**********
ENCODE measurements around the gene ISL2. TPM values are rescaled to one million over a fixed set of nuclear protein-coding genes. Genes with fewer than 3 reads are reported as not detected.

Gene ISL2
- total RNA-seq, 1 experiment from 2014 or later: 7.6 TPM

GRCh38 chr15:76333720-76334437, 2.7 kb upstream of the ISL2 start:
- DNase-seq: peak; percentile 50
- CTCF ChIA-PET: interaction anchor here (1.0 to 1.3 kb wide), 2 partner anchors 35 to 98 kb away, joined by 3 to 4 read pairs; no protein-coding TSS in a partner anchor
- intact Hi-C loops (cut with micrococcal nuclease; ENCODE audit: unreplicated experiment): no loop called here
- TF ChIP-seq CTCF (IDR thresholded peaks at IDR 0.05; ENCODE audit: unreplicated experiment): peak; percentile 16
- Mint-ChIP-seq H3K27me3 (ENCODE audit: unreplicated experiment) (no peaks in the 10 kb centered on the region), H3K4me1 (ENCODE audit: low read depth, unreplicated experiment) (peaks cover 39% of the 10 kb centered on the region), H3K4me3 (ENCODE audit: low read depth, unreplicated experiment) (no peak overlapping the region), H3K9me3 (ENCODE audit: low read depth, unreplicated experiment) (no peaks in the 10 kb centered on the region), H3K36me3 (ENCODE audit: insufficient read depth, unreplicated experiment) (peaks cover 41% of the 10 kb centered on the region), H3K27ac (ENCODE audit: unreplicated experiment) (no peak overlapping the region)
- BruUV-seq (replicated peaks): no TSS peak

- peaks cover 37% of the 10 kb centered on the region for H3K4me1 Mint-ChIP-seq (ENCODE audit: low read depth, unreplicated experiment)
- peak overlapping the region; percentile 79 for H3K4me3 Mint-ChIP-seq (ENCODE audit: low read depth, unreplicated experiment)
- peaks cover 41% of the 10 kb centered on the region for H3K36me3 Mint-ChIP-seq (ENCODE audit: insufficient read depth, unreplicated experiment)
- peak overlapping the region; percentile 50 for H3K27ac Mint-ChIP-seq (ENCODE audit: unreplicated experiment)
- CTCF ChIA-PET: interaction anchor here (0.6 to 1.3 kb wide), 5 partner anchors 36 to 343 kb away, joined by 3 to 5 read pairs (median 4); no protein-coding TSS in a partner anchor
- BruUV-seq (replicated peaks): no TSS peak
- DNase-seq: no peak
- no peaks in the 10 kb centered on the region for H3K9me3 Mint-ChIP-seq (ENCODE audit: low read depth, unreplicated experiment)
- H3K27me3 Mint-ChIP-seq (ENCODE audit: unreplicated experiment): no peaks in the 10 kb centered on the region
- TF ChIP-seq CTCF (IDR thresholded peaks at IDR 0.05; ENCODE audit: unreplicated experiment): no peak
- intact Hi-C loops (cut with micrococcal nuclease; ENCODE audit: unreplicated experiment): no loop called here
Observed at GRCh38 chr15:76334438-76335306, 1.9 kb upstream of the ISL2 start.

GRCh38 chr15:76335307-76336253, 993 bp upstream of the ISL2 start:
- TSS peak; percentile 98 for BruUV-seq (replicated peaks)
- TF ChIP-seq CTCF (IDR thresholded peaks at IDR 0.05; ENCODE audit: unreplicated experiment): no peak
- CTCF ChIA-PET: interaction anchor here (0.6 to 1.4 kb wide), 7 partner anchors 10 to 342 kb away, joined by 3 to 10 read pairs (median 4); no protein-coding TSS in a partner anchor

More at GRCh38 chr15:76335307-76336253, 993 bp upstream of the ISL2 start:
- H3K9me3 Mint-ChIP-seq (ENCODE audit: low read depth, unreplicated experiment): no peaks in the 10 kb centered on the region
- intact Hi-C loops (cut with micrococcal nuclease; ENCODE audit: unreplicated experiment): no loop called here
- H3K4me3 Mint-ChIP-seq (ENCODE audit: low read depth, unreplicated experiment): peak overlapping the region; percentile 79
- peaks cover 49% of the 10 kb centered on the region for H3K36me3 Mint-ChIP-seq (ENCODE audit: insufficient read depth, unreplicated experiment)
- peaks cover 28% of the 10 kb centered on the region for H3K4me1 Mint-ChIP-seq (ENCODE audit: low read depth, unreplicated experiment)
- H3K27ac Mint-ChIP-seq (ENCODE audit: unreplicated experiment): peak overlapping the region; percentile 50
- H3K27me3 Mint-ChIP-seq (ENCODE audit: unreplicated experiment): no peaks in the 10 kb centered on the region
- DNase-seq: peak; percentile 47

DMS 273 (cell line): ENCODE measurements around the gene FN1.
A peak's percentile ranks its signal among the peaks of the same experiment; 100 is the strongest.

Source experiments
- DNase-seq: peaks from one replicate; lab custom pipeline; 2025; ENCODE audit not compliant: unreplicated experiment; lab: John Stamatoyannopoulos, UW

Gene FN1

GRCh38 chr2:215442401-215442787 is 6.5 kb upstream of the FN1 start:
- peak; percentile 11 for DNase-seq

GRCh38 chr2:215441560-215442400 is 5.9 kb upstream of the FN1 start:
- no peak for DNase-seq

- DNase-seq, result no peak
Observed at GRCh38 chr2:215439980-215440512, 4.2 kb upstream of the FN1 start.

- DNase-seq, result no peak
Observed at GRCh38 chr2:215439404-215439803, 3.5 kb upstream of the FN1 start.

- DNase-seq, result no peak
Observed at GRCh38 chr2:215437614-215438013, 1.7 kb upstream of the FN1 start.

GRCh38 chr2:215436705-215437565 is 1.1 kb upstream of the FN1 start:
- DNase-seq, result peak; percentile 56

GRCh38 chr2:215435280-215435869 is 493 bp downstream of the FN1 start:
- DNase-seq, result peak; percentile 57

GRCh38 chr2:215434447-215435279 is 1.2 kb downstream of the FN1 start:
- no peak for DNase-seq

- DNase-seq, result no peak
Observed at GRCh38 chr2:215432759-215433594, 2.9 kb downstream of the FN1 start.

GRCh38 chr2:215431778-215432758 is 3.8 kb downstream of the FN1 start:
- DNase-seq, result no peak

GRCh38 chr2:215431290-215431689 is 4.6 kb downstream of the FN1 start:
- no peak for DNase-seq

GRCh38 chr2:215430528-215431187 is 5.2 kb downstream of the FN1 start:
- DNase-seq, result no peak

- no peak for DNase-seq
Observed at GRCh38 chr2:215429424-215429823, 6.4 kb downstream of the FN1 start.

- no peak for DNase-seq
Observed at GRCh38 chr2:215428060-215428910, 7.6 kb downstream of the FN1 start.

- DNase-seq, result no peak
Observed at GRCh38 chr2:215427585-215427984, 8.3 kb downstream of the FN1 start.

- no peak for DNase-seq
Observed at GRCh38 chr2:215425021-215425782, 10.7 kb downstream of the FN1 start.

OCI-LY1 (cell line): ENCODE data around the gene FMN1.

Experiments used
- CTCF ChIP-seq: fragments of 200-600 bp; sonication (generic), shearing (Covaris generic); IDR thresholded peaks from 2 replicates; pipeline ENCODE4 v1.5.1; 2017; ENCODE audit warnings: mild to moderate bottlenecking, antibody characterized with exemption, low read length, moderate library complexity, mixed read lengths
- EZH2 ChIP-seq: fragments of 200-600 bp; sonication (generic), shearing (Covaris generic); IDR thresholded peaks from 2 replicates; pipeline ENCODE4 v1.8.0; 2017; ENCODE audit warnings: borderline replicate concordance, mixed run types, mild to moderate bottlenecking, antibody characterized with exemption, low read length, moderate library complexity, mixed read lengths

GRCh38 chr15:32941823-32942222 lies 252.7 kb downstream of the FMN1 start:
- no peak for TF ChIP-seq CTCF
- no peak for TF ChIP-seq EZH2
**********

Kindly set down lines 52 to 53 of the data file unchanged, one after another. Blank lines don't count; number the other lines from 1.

- DNase-seq, result peak; percentile 56

GRCh38 chr2:215435280-215435869 is 493 bp downstream of the FN1 start: